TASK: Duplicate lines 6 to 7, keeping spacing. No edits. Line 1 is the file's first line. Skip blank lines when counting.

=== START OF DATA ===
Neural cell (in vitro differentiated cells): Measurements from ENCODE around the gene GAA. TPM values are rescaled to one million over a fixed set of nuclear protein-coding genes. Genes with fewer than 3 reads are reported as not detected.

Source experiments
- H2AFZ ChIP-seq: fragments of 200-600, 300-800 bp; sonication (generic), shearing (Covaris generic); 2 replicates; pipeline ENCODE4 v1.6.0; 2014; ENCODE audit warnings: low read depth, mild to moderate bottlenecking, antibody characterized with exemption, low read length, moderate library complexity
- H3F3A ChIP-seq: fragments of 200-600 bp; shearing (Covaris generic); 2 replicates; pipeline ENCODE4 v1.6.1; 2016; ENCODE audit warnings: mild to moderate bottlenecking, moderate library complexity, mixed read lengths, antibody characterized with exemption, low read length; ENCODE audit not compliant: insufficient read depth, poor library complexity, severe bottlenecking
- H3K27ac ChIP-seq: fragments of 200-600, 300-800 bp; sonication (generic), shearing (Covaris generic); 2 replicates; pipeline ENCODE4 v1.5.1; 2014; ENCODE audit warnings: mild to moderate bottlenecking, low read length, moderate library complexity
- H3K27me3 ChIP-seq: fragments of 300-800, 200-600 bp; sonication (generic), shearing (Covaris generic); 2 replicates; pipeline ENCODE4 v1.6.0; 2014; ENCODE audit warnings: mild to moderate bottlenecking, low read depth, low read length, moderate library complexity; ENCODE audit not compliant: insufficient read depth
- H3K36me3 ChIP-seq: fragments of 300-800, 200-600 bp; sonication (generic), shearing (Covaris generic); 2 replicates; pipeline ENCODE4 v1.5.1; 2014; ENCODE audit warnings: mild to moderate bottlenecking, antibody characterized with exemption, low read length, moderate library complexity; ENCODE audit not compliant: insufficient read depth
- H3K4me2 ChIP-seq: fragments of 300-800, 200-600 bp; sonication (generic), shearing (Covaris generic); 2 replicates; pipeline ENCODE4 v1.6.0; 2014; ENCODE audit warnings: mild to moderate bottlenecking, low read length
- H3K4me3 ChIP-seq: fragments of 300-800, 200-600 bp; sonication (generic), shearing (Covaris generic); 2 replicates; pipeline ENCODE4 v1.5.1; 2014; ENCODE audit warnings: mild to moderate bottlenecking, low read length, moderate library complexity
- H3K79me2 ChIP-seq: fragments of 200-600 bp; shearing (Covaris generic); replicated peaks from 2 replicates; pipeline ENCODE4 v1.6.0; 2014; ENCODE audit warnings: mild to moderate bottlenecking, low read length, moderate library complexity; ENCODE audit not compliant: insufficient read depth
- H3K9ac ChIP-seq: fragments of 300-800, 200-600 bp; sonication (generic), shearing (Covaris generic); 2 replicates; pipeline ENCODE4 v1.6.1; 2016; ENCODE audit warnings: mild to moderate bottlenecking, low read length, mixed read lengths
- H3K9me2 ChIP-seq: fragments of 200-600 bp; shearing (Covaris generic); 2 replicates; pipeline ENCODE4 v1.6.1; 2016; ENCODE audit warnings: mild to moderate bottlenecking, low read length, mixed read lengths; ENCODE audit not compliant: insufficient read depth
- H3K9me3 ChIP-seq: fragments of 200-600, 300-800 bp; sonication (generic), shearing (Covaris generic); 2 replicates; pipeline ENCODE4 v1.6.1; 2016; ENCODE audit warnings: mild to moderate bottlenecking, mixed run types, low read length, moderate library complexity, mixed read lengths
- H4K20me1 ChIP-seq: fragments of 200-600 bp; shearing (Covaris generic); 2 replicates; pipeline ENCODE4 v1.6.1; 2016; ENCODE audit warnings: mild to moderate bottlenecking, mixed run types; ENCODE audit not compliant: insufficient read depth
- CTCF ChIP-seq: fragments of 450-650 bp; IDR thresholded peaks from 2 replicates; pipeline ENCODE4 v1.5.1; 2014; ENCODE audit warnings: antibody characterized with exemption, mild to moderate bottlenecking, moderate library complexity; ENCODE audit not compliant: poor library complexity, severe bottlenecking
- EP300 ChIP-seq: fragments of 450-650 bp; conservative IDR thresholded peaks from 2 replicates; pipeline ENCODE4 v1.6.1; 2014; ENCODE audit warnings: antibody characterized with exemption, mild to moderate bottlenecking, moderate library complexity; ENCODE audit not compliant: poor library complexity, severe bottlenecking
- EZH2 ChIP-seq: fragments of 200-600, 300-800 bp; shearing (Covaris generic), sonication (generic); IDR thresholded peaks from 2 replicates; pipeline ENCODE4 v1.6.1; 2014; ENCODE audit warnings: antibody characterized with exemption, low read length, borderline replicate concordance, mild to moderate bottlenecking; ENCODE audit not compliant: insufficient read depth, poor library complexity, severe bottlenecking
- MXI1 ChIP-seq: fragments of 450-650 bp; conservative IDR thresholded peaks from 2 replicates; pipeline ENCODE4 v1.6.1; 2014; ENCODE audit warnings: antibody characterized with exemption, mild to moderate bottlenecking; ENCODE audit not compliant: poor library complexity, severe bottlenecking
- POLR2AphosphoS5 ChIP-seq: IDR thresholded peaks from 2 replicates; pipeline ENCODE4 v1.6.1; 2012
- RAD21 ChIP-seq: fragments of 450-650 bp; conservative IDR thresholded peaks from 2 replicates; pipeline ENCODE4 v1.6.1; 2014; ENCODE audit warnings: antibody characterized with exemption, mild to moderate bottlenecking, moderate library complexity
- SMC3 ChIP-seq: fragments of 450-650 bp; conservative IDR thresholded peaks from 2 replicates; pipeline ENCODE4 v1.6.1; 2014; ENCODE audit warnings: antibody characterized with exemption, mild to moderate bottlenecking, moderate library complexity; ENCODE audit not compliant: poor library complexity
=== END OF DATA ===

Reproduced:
- H3K27me3 ChIP-seq: fragments of 300-800, 200-600 bp; sonication (generic), shearing (Covaris generic); 2 replicates; pipeline ENCODE4 v1.6.0; 2014; ENCODE audit warnings: mild to moderate bottlenecking, low read depth, low read length, moderate library complexity; ENCODE audit not compliant: insufficient read depth
- H3K36me3 ChIP-seq: fragments of 300-800, 200-600 bp; sonication (generic), shearing (Covaris generic); 2 replicates; pipeline ENCODE4 v1.5.1; 2014; ENCODE audit warnings: mild to moderate bottlenecking, antibody characterized with exemption, low read length, moderate library complexity; ENCODE audit not compliant: insufficient read depth